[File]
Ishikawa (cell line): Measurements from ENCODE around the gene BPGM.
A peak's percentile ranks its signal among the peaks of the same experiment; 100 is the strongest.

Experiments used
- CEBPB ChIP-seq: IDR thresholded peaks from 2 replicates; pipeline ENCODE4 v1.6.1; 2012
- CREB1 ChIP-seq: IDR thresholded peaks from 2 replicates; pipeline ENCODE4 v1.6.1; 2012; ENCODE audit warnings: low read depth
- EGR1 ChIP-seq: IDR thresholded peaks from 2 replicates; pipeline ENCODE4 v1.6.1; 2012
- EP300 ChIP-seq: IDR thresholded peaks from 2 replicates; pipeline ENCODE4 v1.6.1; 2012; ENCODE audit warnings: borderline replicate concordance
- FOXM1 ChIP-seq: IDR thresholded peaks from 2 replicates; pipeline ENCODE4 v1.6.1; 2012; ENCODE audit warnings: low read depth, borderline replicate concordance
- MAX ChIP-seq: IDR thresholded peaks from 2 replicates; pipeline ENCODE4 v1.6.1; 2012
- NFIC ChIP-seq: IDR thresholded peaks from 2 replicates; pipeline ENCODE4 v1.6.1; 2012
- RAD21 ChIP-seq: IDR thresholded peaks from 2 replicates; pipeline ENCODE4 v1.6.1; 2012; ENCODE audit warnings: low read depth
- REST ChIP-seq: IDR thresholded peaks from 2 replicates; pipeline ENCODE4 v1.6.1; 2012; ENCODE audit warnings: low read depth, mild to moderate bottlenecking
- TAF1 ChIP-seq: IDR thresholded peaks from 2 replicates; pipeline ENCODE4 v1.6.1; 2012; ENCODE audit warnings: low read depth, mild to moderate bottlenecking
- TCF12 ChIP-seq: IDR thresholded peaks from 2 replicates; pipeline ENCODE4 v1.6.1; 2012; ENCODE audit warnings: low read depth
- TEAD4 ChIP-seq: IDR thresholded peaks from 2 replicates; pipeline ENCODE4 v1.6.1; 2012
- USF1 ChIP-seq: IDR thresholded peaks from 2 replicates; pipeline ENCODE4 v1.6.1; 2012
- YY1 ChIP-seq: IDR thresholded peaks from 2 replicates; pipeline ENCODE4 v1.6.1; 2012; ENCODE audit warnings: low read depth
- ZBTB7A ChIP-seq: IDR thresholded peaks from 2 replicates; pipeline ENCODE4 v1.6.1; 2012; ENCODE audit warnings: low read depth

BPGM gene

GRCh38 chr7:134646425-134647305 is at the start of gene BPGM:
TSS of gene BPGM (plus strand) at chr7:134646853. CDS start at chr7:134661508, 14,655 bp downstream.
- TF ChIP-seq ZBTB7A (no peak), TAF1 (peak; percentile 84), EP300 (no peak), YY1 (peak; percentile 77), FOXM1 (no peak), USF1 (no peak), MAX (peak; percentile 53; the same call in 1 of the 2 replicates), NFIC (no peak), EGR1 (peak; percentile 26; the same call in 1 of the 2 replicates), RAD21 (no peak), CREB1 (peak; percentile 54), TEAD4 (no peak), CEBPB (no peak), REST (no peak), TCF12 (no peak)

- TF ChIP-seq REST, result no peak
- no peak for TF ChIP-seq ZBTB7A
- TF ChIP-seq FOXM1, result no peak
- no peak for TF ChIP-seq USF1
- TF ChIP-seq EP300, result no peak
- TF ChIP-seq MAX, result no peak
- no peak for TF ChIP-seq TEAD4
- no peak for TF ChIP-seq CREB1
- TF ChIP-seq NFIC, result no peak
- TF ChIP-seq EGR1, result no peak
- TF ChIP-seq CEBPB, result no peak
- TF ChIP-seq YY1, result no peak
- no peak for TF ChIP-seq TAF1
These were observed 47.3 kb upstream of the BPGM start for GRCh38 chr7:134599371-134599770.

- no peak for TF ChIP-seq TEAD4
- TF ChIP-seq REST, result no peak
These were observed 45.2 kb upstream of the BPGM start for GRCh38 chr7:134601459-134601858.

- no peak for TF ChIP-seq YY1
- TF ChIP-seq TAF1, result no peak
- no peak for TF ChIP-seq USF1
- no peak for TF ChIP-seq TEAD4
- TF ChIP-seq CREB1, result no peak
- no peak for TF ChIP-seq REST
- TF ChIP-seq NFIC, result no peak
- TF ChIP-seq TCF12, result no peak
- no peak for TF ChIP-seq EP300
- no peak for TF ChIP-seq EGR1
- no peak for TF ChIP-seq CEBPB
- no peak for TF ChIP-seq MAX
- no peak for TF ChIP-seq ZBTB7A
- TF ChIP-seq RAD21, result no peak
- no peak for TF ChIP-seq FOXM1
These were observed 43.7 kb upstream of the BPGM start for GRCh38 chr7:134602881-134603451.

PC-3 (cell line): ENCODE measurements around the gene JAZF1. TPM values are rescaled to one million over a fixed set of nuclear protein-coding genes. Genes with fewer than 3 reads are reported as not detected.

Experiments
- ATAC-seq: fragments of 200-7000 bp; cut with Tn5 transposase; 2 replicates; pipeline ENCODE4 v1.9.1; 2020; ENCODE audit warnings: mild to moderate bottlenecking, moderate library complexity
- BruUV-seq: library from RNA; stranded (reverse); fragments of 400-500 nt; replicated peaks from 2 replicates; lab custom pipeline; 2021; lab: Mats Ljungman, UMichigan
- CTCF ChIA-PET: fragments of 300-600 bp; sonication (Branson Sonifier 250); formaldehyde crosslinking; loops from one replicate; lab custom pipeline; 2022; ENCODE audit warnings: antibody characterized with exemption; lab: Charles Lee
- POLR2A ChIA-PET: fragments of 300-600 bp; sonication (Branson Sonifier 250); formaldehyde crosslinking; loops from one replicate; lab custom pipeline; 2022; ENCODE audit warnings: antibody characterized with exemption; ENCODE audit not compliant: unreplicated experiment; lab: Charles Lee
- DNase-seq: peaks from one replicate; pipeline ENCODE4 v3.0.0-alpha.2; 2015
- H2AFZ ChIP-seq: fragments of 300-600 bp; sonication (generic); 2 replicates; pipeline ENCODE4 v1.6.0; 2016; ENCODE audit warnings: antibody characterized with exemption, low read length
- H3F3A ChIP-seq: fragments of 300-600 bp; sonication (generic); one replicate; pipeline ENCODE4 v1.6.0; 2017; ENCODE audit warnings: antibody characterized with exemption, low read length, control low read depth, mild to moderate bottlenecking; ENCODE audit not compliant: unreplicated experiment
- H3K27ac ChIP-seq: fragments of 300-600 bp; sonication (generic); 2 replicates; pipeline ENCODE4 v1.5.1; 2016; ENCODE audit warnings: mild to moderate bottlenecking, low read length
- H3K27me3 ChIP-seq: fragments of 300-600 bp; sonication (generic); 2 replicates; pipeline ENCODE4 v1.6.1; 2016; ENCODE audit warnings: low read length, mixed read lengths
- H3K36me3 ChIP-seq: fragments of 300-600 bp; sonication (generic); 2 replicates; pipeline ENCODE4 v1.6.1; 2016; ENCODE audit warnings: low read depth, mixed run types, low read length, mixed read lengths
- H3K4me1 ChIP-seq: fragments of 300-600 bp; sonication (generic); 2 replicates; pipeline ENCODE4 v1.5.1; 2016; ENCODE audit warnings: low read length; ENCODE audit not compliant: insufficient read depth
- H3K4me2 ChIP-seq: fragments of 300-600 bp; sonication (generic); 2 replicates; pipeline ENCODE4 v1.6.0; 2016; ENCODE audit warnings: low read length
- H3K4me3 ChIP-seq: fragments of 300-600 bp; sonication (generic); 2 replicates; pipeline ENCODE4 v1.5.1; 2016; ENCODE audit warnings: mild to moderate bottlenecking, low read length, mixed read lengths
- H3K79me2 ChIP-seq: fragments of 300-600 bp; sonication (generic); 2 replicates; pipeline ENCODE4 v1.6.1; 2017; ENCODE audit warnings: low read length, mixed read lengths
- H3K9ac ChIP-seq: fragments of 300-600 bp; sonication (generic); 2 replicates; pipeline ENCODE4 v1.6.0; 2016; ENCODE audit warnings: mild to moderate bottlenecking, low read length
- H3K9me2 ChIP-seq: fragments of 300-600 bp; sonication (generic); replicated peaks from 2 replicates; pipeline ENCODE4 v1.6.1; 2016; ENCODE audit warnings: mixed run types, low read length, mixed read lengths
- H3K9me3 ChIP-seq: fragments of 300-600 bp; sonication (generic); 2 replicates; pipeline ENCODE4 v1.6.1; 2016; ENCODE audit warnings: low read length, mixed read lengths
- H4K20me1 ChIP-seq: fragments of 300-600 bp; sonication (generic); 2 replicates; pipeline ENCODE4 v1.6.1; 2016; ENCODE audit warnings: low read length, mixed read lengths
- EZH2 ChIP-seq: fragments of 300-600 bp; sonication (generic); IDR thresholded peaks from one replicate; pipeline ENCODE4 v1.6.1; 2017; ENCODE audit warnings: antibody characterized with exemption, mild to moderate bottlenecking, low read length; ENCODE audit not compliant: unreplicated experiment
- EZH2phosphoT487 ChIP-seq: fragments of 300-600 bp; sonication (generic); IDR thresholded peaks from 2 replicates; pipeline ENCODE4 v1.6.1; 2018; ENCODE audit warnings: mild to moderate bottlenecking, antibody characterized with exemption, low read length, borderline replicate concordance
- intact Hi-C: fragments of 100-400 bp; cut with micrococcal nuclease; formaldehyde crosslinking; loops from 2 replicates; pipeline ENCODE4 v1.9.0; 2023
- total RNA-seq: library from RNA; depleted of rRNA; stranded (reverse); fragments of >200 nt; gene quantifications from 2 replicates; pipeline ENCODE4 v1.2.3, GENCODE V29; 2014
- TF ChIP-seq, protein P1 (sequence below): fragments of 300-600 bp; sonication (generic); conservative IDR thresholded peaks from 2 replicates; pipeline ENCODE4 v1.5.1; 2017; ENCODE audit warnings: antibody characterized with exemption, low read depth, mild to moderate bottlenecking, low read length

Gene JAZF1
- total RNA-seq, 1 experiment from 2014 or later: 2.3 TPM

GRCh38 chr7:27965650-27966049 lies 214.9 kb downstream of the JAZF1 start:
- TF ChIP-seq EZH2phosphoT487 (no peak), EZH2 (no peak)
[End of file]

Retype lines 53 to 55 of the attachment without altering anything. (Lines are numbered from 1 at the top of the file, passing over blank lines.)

- TF ChIP-seq RAD21, result no peak
- no peak for TF ChIP-seq FOXM1
These were observed 43.7 kb upstream of the BPGM start for GRCh38 chr7:134602881-134603451.